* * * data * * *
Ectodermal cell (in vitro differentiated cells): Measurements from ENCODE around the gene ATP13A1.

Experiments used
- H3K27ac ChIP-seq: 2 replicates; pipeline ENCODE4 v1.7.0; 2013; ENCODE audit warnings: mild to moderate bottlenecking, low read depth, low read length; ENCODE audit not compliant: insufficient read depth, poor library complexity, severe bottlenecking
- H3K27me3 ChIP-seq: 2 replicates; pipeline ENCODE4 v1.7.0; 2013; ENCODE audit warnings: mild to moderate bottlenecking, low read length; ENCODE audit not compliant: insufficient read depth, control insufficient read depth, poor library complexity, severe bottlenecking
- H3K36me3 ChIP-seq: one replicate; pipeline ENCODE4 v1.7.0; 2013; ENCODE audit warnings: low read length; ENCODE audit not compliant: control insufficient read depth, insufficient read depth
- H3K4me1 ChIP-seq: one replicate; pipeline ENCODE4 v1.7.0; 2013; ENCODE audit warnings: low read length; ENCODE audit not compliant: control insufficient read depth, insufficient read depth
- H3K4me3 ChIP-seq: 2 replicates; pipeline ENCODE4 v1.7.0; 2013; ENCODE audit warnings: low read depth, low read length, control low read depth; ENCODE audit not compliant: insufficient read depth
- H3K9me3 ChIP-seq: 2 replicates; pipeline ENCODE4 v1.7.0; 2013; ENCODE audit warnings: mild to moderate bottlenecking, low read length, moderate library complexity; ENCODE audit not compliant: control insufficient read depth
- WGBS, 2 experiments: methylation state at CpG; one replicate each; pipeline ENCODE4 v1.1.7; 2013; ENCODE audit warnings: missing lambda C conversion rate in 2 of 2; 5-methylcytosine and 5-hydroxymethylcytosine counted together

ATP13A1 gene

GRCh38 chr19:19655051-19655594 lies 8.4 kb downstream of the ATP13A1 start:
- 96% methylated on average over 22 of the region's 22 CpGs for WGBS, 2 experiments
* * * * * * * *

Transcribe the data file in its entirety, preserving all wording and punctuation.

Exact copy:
Ectodermal cell (in vitro differentiated cells): Measurements from ENCODE around the gene ATP13A1.

Experiments used
- H3K27ac ChIP-seq: 2 replicates; pipeline ENCODE4 v1.7.0; 2013; ENCODE audit warnings: mild to moderate bottlenecking, low read depth, low read length; ENCODE audit not compliant: insufficient read depth, poor library complexity, severe bottlenecking
- H3K27me3 ChIP-seq: 2 replicates; pipeline ENCODE4 v1.7.0; 2013; ENCODE audit warnings: mild to moderate bottlenecking, low read length; ENCODE audit not compliant: insufficient read depth, control insufficient read depth, poor library complexity, severe bottlenecking
- H3K36me3 ChIP-seq: one replicate; pipeline ENCODE4 v1.7.0; 2013; ENCODE audit warnings: low read length; ENCODE audit not compliant: control insufficient read depth, insufficient read depth
- H3K4me1 ChIP-seq: one replicate; pipeline ENCODE4 v1.7.0; 2013; ENCODE audit warnings: low read length; ENCODE audit not compliant: control insufficient read depth, insufficient read depth
- H3K4me3 ChIP-seq: 2 replicates; pipeline ENCODE4 v1.7.0; 2013; ENCODE audit warnings: low read depth, low read length, control low read depth; ENCODE audit not compliant: insufficient read depth
- H3K9me3 ChIP-seq: 2 replicates; pipeline ENCODE4 v1.7.0; 2013; ENCODE audit warnings: mild to moderate bottlenecking, low read length, moderate library complexity; ENCODE audit not compliant: control insufficient read depth
- WGBS, 2 experiments: methylation state at CpG; one replicate each; pipeline ENCODE4 v1.1.7; 2013; ENCODE audit warnings: missing lambda C conversion rate in 2 of 2; 5-methylcytosine and 5-hydroxymethylcytosine counted together

ATP13A1 gene

GRCh38 chr19:19655051-19655594 lies 8.4 kb downstream of the ATP13A1 start:
- 96% methylated on average over 22 of the region's 22 CpGs for WGBS, 2 experiments